But you, O Lord, will endure for ever and your name from age to age. You will arise and have mercy on Zion: for this is the time to have mercy; yes, the time appointed has come, for your servants love her very stones, are moved with pity even for her dust. The nations shall fear the name of the Lord and all the earth’s kings your glory, when the Lord shall build up Zion again and appear in all his glory. Then he will turn to the prayers of the helpless; he will not despise their prayers. Let this be written for ages to come that a people yet unborn may praise the Lord; for the Lord leaned down from his sanctuary on high. He looked down from heaven to the earth that he might hear the groans of the prisoners and free those condemned to die. The sons of your servants shall dwell untroubled, and their race shall endure before you that the name of the Lord may be proclaimed in Zion and his praise in the heart of Jerusalem, when peoples and kingdoms are gathered together to pay their homage to the Lord.
He has broken my strength in mid-course; he has shortened the days of my life. I say to God: “Do not take me away before my days are complete, you, whose days last from age to age. Long ago you founded the earth, and the heavens are the work of your hands. They will perish but you will remain. They will all wear out like a garment. You will change them like clothes that are changed. But you neither change, nor have an end. The children of your servants will continue, and their descendants will be established before you.”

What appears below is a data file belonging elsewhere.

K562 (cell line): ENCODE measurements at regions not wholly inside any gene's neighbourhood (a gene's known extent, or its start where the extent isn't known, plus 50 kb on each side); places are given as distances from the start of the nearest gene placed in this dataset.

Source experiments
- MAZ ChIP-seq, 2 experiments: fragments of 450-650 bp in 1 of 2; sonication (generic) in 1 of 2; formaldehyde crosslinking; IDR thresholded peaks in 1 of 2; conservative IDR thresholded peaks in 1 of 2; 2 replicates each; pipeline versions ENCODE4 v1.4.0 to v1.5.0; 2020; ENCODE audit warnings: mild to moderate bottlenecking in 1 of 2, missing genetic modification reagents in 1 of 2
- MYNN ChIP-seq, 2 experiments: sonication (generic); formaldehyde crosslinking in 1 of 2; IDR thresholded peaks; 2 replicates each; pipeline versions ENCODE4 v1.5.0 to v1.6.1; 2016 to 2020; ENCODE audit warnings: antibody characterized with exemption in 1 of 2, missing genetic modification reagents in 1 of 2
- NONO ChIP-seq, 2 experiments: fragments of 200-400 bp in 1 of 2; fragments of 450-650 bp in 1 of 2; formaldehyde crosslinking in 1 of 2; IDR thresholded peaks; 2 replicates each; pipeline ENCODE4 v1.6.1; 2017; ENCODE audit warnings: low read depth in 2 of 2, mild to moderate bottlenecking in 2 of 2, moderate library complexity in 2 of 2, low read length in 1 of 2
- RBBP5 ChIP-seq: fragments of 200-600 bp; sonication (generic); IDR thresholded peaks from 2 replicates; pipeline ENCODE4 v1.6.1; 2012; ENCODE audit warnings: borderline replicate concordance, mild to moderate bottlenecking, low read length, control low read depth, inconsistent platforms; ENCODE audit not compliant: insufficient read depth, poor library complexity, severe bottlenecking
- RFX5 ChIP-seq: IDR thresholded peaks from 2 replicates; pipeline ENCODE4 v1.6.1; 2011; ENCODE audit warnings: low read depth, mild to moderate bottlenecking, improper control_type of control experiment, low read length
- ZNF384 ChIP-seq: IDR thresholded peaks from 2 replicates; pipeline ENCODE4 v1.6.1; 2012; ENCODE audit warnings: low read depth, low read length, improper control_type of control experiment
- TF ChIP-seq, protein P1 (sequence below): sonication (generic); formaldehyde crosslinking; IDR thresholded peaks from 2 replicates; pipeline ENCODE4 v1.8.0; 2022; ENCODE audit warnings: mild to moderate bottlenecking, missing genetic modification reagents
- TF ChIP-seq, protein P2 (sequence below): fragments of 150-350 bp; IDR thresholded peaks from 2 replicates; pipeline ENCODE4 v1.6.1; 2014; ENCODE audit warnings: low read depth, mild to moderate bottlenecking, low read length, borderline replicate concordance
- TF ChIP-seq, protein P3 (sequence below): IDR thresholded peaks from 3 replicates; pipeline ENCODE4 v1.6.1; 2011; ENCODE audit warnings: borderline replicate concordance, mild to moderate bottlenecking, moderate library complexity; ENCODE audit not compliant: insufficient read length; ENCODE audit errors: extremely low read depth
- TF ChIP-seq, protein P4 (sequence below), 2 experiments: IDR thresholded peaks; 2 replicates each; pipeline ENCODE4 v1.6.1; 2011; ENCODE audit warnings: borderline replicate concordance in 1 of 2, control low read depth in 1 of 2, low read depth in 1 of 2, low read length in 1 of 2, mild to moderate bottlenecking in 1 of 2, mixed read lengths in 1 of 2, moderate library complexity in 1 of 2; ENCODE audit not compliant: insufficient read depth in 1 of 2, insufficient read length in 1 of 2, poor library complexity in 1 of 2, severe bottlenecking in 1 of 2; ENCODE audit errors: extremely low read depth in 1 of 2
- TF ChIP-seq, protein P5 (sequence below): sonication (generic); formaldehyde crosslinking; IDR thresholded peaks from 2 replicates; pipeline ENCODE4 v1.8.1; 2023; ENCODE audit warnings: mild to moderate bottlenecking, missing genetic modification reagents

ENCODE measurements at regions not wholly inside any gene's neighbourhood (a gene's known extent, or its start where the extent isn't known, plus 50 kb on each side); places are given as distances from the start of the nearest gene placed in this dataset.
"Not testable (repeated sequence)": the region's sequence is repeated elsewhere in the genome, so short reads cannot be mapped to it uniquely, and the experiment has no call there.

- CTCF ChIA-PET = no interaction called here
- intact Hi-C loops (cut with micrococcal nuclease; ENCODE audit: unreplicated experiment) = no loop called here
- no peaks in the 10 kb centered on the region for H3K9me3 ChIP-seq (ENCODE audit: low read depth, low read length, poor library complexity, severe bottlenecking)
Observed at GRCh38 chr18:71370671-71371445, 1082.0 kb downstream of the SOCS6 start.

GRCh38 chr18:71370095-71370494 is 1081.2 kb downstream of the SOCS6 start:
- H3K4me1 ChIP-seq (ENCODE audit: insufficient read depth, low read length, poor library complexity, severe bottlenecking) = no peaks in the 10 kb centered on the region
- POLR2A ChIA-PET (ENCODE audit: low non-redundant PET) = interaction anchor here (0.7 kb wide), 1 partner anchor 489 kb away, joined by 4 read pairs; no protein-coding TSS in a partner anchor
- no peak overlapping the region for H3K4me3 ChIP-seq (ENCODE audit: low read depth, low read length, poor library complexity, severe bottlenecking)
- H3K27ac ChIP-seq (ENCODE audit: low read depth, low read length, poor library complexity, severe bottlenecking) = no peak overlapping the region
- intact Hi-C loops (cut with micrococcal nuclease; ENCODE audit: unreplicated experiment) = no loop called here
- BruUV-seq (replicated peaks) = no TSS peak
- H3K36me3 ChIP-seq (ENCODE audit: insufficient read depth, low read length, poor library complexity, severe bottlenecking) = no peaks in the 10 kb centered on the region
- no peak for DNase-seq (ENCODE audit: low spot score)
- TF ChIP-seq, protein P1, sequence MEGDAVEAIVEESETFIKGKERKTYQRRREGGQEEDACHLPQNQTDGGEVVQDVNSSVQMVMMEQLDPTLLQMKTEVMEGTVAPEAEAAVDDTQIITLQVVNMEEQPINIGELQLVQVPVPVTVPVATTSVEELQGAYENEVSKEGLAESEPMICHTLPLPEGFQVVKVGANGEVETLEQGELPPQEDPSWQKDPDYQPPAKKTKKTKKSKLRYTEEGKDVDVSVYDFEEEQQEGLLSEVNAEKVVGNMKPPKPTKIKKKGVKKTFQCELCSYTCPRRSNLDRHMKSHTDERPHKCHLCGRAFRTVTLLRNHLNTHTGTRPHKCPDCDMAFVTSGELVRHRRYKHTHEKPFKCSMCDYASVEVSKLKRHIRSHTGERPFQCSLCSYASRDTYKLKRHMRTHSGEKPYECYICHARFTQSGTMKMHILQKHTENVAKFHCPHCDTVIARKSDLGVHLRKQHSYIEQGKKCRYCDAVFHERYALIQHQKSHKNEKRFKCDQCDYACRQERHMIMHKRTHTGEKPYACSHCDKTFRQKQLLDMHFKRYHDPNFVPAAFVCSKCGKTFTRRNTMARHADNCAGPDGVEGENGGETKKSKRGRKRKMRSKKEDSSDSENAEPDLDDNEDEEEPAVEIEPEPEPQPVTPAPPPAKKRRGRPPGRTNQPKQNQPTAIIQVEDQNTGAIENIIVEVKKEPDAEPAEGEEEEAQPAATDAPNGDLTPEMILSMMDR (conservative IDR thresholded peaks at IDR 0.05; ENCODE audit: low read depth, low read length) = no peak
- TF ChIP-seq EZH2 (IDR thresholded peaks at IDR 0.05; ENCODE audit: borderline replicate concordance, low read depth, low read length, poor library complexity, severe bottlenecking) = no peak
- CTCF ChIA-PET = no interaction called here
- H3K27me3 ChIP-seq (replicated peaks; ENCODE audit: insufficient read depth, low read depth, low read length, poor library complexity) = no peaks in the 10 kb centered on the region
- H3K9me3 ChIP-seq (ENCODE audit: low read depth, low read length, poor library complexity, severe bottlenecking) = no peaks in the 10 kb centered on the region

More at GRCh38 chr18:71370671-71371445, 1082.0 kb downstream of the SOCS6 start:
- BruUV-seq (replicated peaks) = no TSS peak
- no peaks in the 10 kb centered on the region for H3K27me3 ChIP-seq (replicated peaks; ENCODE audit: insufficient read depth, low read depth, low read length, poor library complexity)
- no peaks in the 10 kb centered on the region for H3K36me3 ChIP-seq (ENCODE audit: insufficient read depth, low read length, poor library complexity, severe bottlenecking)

“Out of the depths I cry to you, O Lord: Lord, hear my voice! O let your ears be attentive to the voice of my pleading. If you, O Lord, should mark our guilt, Lord, who would survive? But with you is found forgiveness: for this we revere you. My soul is waiting for the Lord; I count on his word. My soul is longing for the Lord more than the watchman for daybreak. Let the watchman count on daybreak and Israel on the Lord. Because with the Lord there is mercy and fullness of redemption; Israel indeed he will redeem from all its iniquity.”
Psalm 143, 1-11: